Christie 'You're Going to be Astonished' at Number of Charter Schools Opening in State This Year
Governor says plan to be unveiled soon, pledges support for autism services.
Gov. Chris Christie upped the ante in his support of charter schools Thursday, saying that the public will be "astonished" by the number set to open in 2011.
"In the next week or two, we're going to announce the number of new charter schools that are going to be opened in New Jersey this year and you are going to be astonished," the governor told a town hall meeting at the Paramus Elks Lodge.
Christie used his first town hall of the new year to push his legislative agenda, calling on Democrats to advance a series of bills he calls the "toolkit."
The governor touted the need for pension, healthcare and education reform. Christie said reform, along with cuts in every department in the state government, were needed to address an anticipated $11 billion state budget deficit this year.
He also said he would close failing schools—the number of which he put at about 200—and promised to devote resources to autism services.
More than 500 people packed into the hall to hear Christie speak and answer questions.
Christie touched on a broad range of topics in his introductory remarks and in his answers:
- The governor announced the state would spend $16 billion in state and federal funds on transportation improvements over the next five years, including $600 million a year on public transportation.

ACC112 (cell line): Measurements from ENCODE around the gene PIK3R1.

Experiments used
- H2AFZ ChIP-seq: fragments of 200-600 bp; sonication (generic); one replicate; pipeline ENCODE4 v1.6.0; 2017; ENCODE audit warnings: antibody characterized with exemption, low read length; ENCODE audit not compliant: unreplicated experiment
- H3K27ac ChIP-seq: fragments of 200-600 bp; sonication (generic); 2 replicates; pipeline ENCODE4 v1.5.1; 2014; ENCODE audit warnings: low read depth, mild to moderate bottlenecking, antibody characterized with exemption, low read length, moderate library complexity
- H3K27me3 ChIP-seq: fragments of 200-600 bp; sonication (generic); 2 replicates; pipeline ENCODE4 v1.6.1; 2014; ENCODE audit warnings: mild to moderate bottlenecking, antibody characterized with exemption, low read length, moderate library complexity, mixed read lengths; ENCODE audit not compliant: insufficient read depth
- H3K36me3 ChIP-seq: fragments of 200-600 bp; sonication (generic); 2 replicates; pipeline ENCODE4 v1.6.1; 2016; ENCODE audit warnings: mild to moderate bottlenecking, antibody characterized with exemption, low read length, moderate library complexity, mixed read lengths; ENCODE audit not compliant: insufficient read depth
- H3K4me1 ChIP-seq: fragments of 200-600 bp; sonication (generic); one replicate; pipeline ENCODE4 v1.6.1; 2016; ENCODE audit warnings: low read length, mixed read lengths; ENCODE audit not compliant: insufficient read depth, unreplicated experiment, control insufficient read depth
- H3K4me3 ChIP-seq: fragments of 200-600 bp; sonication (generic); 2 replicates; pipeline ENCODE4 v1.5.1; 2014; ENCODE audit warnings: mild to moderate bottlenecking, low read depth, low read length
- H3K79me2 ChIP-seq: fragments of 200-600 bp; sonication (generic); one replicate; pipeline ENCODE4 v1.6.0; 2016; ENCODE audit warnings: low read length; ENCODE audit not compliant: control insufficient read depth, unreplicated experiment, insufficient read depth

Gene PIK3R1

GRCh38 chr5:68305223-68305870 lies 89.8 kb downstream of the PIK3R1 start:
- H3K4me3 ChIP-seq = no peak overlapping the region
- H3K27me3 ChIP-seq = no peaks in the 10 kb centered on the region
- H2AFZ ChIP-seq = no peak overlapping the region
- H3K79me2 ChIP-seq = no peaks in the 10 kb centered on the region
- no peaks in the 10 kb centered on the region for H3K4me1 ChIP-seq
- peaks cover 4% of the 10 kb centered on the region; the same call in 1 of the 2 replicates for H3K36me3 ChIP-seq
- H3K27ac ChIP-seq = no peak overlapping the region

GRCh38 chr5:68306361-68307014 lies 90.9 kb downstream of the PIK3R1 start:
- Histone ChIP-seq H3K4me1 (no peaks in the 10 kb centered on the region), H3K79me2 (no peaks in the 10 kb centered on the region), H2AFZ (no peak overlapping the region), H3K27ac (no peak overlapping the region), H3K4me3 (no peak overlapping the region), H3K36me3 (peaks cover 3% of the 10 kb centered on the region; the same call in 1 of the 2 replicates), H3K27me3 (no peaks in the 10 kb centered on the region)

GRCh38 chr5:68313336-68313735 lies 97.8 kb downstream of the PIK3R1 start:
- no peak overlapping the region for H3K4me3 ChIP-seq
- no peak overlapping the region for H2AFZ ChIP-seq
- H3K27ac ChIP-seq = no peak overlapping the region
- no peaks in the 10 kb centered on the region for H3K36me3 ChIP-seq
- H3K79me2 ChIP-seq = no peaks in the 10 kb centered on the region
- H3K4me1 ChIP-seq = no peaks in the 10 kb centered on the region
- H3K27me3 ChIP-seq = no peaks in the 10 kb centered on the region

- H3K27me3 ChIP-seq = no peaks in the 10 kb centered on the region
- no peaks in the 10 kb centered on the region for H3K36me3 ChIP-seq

- He said services for children and adults with autism was one of the few budget items that wouldn't take a cut in the 2012 state budget. In answering a question from the mother of a 20-year-old with autism, Christie said he would explore public/private partnerships to build more group homes for autistic adults.
- Christie said many more charter schools than the six that opened last year would open in the state under his watch. He cited statistics that showed charter schools beating out public counterparts in test scores across the board.
- The governor told the audience he has assembled a task force of educators to determine how to fairly evaluate and reward teacher performance. Christie said he wanted to eliminate tenure and pushed for merit pay and five-year contracts for teachers. The task force will release its findings in March.
- Christie said he would keep pushing legislators to pass his property tax tool kit, a batch of bills related to municipal finances. The State Legislature has passed five of the 22 bills, including a 2% cap on property taxes that went into effect this year.
John Driscoll, Chairman of the Bergen County Freeholders, was part of the mostly supportive audience that came to see Christie. Driscoll, a Paramus Republican, was particularly pleased with the governor's comments on funding for autism services.
"I was so happy that he's not touching it this year," said Driscoll, who has children who have been diagnosed with autism.
Before leaving, Christie said he would be back in Bergen County again, but to send any questions or concerns to his office in the meantime. Christie pledged to keep the lines of communication open between the governor's office and the public.
"There will be nothing left unsaid between us," he said.